People come to the concert hall looking for answers
A useful Guardian article highlights the boom in new age music. Whales and waterfalls may not be everyone's cup of tea; however it is easy but wrong to dismiss the new age revival as having no relevance to Western classical music. Back in 2011 On An Overgrown Path highlighted the $11 billion opportunity offered by the mind, body and spirit market. Another more recent post proposed that classical music should be answering a cry for help, a proposal that has been given painful relevance by recent political developments on both sides of the Atlantic. The current reluctance to leverage classical music's therapeutic qualities is puzzling as in the past there have been some spectacularly successful fusions examples of music and mindfulness.
Geeta Dayal's Guardian article focuses on the American market for Eastern-oriented new age music, but there is an even longer and more Occidental history on the other side of the Atlantic. In Victorian times it was fashionable for intellectuals to dabble in mysticism and as described in 'Elgar and the occult', the composer wrote incidental music for the Starlight Express*, a play replete with sub-texts drawn from the Hermetic Order of the Golden Dawn. This qabalistic order dabbled in astrology, tarot divination, geomancy, magic, and astral travel. The Starlight Express only ran for one month in London, but another proto-new age music production had a far more spectacular success.
Glastonbury can lay claim to being the birthplace of the global new age, and Rutland Boughton's The Immortal Hour** was given its premiere in a piano reduction at the very first Glastonbury festival in 1914. The opera (or 'choral-drama'), which is a masterly conflation of mysticism and magic, was staged at the Birmingham Repertory Theatre in 1921 and moved from there to the Regent Theatre in London's West End. Today, when the classical music industry is obsessed with audience size, it should be noted that The Immortal Hour ran for 216 consecutive performances starting in October 1922. It then ran for another 160 consecutive performances starting in 1923, with further major revivals in 1926 and 1932.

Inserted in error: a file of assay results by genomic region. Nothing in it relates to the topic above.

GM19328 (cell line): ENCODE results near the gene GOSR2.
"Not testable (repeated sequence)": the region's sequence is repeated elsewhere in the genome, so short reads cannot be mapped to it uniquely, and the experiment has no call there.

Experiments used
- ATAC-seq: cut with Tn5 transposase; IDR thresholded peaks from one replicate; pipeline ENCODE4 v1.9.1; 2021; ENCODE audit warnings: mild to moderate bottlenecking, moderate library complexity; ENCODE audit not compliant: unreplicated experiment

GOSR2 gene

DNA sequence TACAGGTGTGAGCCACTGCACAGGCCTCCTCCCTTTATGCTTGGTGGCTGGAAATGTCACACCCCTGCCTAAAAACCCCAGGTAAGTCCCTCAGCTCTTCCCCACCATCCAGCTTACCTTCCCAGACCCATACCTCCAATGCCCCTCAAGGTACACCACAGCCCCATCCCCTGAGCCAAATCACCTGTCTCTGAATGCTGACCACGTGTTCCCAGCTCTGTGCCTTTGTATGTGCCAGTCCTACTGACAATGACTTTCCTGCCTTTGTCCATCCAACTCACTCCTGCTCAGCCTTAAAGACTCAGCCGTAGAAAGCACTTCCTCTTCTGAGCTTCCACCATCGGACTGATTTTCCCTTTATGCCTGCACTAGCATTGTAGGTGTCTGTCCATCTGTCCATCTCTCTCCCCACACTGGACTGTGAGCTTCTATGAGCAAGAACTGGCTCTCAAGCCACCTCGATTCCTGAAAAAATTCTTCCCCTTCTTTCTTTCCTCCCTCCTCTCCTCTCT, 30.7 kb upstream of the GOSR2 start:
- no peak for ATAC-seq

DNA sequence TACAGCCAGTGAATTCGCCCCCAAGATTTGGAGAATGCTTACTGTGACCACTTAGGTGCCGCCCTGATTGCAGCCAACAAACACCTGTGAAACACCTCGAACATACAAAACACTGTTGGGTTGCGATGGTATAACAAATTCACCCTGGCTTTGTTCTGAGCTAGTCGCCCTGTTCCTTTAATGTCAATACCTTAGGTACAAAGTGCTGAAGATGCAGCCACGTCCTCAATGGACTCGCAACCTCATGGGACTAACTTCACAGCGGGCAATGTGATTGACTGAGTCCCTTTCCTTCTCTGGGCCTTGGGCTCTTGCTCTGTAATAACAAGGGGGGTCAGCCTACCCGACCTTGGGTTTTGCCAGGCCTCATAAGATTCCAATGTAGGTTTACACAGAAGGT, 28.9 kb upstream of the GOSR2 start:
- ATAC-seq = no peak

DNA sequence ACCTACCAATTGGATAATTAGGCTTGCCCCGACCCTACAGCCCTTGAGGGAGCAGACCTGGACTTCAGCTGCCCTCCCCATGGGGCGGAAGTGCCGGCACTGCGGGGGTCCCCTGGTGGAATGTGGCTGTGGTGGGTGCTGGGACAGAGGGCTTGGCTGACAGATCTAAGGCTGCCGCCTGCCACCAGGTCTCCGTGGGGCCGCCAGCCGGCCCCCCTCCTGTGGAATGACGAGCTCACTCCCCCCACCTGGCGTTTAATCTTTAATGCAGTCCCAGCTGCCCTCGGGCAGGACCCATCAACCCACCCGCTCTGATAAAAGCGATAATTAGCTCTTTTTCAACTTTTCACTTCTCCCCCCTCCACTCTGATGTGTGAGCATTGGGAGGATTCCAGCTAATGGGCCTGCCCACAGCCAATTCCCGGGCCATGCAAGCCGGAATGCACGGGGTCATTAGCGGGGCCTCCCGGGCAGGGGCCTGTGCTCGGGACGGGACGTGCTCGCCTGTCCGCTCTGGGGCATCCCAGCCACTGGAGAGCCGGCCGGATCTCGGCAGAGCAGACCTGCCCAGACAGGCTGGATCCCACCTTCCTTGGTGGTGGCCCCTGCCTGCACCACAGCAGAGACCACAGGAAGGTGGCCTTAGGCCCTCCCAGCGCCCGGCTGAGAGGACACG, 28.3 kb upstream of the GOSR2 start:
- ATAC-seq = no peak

The Immortal Hour is an example of crazy wisdom confounding conventional wisdom. Today conventional wisdom is the dogma of classical music - speaking of Birmingham could not Mirga Gražinytė-Tyla have found something more crazy and less over-exposed than Mahler's First Symphony to conclude her debut concert as the City of Birmingham Symphony Orchestra's music director? Yes, I know that Mahler fills the hall. But so did public guillotining at the time of the French Revolution. And I also appreciate that in our cash-strapped age there are massive logistical problems in reviving the Starlight Express and The Immortal Hour; although someone should consider extracting a concert suite from the latter.
But there is an overabundance of underexposed music with new age nuances. Why not give a Bax symphony an outing instead of yet another Mahler One? Again classical music can learn from the past. Arnold Bax's music has received 114 Proms performances, compared with 270 for Gustav Mahler's. So if we take the Proms as a fallible but useful measure of popularity, Bax is almost half as popular as Mahler. But fashion and the music thought police mean that Bax is now a stranger in the concert hall. Every day the news is doom and gloom as we move further into Kali Yuga. So it is worth reflecting on this observation from the contemporary Latvian composer Peteris Vasks:
...people go to the concert hall because they are looking for answers. Above all for a way out of their difficult, unhappy lives. In the concert hall, then, it is not our job to show how the world is, how much aggressiveness, how much brutality there is. People experience those in their everyday lives... We have gigantic technological developments, but the souls of people are neglected. I always ask myself how I can compose so as to bring more light into this world. That is the purpose of music.* EMI recorded the complete incidental music for The Starlight Express in 1974/5. The recording was to have been conducted by Sir Adrian Boult; but he had to withdraw from the sessions and Tod Handley, who assisted Sir Adrian in his later years, conducted instead. The production was by the EMI dream team of Christopher Bishop and Christopher Parker in Abbey Road Studio One. Both performance and sound are exemplary, but sadly the CD transfer is now deleted.
** Hyperion's essential 1983 recording of The Immortal Hour with Alan G. Melville conducting the Englsish Chamber Orchestra is, thankfully, still in the catalogue.
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